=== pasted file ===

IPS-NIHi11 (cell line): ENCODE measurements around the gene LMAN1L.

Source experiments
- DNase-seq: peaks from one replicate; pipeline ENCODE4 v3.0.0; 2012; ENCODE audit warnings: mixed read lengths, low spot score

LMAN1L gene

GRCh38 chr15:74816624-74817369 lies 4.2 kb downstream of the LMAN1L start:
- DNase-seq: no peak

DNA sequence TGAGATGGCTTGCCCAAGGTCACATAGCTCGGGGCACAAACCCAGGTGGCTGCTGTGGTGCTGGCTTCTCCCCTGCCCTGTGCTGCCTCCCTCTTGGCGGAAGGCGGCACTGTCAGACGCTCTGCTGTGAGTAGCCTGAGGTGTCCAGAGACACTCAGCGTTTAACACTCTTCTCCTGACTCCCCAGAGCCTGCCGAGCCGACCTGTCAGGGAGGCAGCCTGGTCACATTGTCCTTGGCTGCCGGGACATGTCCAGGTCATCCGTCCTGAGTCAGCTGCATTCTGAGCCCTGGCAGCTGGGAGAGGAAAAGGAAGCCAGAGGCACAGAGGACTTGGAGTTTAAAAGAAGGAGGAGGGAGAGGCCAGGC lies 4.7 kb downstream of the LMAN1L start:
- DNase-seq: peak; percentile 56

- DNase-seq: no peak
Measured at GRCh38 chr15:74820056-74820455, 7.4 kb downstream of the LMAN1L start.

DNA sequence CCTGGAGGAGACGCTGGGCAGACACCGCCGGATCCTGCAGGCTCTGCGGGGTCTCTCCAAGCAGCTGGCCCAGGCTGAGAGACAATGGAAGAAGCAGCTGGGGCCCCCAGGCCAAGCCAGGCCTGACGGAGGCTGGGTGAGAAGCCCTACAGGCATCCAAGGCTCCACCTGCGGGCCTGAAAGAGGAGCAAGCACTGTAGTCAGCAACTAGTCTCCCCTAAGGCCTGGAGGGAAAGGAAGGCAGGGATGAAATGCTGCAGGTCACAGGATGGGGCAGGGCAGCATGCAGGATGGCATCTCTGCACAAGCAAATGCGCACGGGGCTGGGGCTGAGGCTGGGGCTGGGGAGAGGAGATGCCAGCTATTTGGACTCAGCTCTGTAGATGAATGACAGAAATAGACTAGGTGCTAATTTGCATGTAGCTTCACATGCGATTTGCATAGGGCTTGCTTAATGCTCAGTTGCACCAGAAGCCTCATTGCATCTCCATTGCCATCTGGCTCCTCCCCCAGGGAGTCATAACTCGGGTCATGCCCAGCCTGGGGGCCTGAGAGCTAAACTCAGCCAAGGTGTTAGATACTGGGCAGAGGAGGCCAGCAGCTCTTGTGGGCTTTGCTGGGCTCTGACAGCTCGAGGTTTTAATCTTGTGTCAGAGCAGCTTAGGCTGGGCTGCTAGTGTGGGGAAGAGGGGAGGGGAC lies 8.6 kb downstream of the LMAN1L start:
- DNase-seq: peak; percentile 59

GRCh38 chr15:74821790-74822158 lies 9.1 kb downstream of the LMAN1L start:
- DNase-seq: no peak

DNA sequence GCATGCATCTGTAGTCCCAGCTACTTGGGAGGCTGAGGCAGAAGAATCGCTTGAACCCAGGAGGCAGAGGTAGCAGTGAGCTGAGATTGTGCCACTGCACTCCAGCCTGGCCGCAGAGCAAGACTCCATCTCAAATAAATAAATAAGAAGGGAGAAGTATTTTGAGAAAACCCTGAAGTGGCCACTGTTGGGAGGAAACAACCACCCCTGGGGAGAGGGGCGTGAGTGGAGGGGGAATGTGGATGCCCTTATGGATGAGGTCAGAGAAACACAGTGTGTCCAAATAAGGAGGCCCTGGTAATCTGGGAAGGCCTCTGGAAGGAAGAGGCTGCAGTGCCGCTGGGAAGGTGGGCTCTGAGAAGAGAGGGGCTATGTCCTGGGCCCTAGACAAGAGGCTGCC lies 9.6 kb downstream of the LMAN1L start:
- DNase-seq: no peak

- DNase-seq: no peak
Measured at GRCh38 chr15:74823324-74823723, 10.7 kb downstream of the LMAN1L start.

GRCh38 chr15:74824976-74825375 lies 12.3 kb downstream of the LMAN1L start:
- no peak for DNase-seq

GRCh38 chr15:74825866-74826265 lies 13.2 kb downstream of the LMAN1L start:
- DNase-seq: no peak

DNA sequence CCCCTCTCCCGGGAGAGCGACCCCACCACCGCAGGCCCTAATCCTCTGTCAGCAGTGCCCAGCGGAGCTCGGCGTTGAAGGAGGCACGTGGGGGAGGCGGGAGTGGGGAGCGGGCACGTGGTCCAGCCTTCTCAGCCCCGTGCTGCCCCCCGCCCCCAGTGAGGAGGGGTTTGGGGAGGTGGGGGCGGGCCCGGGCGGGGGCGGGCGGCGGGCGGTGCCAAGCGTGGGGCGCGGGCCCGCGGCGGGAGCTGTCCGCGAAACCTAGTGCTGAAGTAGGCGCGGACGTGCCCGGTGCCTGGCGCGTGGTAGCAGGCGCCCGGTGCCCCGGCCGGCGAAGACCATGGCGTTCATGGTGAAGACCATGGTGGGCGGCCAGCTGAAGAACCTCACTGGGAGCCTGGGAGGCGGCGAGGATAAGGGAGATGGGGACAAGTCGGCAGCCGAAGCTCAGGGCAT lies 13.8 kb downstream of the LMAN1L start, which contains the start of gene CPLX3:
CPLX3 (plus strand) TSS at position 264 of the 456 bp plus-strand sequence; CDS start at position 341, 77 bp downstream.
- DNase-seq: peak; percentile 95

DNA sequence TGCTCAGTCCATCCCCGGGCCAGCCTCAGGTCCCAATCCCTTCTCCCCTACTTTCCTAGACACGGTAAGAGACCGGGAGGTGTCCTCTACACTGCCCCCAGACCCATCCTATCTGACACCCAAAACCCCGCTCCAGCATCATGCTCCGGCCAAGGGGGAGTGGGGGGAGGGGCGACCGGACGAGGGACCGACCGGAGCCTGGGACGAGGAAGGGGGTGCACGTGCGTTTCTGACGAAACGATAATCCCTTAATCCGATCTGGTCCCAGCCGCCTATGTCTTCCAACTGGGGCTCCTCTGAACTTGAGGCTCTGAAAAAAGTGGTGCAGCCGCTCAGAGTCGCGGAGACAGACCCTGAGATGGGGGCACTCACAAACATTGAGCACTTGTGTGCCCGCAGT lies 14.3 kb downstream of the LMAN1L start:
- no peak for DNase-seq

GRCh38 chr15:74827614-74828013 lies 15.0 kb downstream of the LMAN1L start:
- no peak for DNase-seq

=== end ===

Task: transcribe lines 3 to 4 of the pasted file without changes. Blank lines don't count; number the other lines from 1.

- DNase-seq: peaks from one replicate; pipeline ENCODE4 v3.0.0; 2012; ENCODE audit warnings: mixed read lengths, low spot score

LMAN1L gene